Will 45 Nanometer Chips Make Two Warring Camps?
February 5, 2007 Timothy Prickett Morgan
Chip makers IBM and Intel have announced their research efforts to push the boundaries of chip making processes as they try to keep the Moore’s Law price/performance curve alive. IBM and Intel both divulged some of the techniques that they will employ in their 45 nanometer chip making processes, trying to steal headlines from the other. But that may not be the real story.
It probably won’t be long before there are only two organizations in the world with the resources to extend chip technology and push Moore’s Law. One of these companies will be Intel, of course, and the other will probably end up being a co-operative of everyone else, including IBM, Advanced Micro Devices, Freescale Semiconductor, Sony, Nintendo, Toshiba, and Microsoft. Right now, Texas Instruments does the research and development that allows it to make digital signal processors and other chips, such as Sun Microsystems‘s UltraSparc-IV and Sparc T1 processors; Fujitsu similarly does the research to create its own processes to create the Sparc64 line of chips. It may not be too long before Sun and Fujitsu join the Intel camp, much as Hewlett-Packard did when it decided in 1996 to use Itanium processors in its high-end servers instead of homegrown PA-RISC processors made in HP’s own factories.
Intel and Sun have just forged an agreement to have Sun use Intel’s Xeon processors in its entry and midrange servers, and considering the animosity between Sun and Intel for the past decade, it might be hard to imagine the two companies cooperating on chip making processes. According to Carl Johnson, the main analyst at semiconductor watcher InfraStructure, TI has just laid off 500 of the PhDs who work on advanced chip making processes and is going to stop pursuing Moore’s Law by itself. Now, maybe TI will team with Intel-HP or the IBM-AMD collective. But whatever it does, Sun is counting on advanced chip processes for its future “Niagara” and “Rock” multithreaded chips–processes that are intimately tied to the design of chips themselves. You cannot divorce the chip from the process–and this will be particularly true as we move from current 65 nanometer technologies through 45 nanometers, down to 32 nanometers, and on to 21 nanometers. The more you shrink, the more the properties of the process affect your yields, and then your ability to actually ship a chip and then a product based on it. If Sun goes into the Intel camp for chips, it might as well go into it all the way and use Intel as a foundry.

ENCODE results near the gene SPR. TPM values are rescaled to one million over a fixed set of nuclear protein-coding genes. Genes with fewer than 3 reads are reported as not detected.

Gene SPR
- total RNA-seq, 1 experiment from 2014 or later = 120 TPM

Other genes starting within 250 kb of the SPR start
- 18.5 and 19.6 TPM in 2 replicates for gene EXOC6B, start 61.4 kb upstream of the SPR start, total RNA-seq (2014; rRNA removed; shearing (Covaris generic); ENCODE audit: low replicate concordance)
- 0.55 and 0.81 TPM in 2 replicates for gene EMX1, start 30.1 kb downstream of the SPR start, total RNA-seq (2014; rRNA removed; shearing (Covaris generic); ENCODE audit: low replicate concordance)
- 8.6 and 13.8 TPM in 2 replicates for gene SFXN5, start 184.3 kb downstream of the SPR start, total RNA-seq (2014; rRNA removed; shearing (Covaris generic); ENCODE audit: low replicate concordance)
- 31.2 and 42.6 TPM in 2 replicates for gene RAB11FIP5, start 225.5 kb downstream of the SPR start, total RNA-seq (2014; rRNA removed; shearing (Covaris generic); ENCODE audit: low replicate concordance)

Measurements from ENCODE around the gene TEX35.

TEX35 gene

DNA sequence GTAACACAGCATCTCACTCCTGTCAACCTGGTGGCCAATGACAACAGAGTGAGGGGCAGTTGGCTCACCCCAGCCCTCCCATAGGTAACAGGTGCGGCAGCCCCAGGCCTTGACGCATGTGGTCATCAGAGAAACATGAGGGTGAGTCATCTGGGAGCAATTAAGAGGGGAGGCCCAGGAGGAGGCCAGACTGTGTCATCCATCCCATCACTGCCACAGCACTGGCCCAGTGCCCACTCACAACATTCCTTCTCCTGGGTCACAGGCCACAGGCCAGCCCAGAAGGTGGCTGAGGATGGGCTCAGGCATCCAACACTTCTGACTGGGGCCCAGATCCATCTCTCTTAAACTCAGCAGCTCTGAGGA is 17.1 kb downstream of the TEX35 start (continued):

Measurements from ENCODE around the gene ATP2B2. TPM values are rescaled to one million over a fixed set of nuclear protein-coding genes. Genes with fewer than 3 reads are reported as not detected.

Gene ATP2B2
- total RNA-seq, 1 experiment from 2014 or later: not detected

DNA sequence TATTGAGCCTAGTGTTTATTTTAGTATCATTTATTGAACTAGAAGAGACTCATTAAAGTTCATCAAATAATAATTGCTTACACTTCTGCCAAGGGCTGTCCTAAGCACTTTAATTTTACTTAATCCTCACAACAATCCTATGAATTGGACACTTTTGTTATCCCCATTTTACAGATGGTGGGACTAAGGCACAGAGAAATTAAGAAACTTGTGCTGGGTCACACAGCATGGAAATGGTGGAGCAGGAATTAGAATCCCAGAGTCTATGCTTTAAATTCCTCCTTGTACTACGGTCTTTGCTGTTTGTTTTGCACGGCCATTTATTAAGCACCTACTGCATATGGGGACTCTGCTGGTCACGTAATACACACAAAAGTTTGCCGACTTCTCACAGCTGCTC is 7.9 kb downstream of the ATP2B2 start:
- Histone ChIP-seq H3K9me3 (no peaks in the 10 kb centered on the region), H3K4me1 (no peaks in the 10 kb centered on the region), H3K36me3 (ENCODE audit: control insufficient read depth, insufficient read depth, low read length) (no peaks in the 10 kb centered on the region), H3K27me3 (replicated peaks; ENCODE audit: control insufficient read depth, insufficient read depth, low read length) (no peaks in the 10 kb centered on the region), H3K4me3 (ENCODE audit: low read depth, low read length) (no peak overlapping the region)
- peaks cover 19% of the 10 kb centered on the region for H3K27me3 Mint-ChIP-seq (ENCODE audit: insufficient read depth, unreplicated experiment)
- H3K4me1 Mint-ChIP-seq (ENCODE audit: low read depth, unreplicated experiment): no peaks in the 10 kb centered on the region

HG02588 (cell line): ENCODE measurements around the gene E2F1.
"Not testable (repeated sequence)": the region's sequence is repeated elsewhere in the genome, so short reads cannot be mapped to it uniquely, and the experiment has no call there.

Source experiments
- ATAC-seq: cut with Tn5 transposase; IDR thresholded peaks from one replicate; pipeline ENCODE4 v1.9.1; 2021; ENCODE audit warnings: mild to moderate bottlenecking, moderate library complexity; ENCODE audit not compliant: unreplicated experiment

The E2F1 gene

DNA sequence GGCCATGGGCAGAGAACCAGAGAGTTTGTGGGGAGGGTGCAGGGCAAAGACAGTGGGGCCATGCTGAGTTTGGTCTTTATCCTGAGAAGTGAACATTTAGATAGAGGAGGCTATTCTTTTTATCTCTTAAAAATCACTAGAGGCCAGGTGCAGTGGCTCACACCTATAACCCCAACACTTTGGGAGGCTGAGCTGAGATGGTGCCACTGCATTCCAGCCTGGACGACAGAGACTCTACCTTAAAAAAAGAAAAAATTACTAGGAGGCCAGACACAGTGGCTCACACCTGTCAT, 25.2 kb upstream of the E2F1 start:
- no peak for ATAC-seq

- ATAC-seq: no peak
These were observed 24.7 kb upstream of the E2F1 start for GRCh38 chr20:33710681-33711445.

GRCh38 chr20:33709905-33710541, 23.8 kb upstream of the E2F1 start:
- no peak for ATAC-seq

The other option, which would be to use Fujitsu as a foundry, has been tried before. Fujitsu used to be a second source for UltraSparc-II chips in the 1990s, but Sun foolishly went sole source with TI with the UltraSparc-III chips, which were massively delayed and caused Sun a lot of embarrassment and arguably billions of dollars in lost sales. Fujitsu is now late with the “Jupiter” Sparc64-VI dual-core chips that are going into the “Olympus” servers that were jointly developed with Fujitsu. Fujitsu is already an Intel partner, selling Xeon and Itanium servers, and it would not be difficult to conceive of all four vendors–Intel, HP, Sun, and Fujitsu–all working together on future chip processes and using Intel as a foundry, much as IBM, AMD, and the game console and electronics makers have already thrown in together and IBM has become the foundry for all but AMD. And that could change, too.
In the meantime, IBM and Intel want to keep everyone focused on the advances they have made with 45 nanometer technologies, because they want to ensure their customers that they can deliver on Moore’s Law for a little bit longer with some assurances.
Over at IBM’s East Fishkill, New York, chip-making plant, Big Blue says that it has worked with AMD, Sony, and Toshiba to create a technology called high-k metal gate that will allow IBM to put 45 nanometer processes into place using existing fabrication lines in 2008. Low-k dielectric technologies are already in use in 90 nanometer and 65 nanometer processors, as is silicon on insulator (SOI) technologies and copper wiring (all of which were perfected by IBM after many years of research). IBM did not detail what specifically it was doing, but the expectation is that scientists have figured out yet another material to mix into the silicon dioxide insulator to allow chip circuits to shrink further.
While IBM did not say how it implemented the high-k metal gate technology, Intel said that it had created a similar technology and was using a rare metal called hafnium as part of the process to get its circuits down to the 45 nanometer size. There are other parts to the recipe, but Intel is keeping its lips sealed. TI said that it had also created high-k metal gate processes for 45 nanometer chips, and will sample the technology at the end of 2007 and put it into production by the middle of 2008–when Sun’s first Rock Sparc processors are due, by the way. Intel hopes to have its 45 nanometer processes humming by the end of the year, and IBM is expected to gets its own online sometime in the first half of 2008.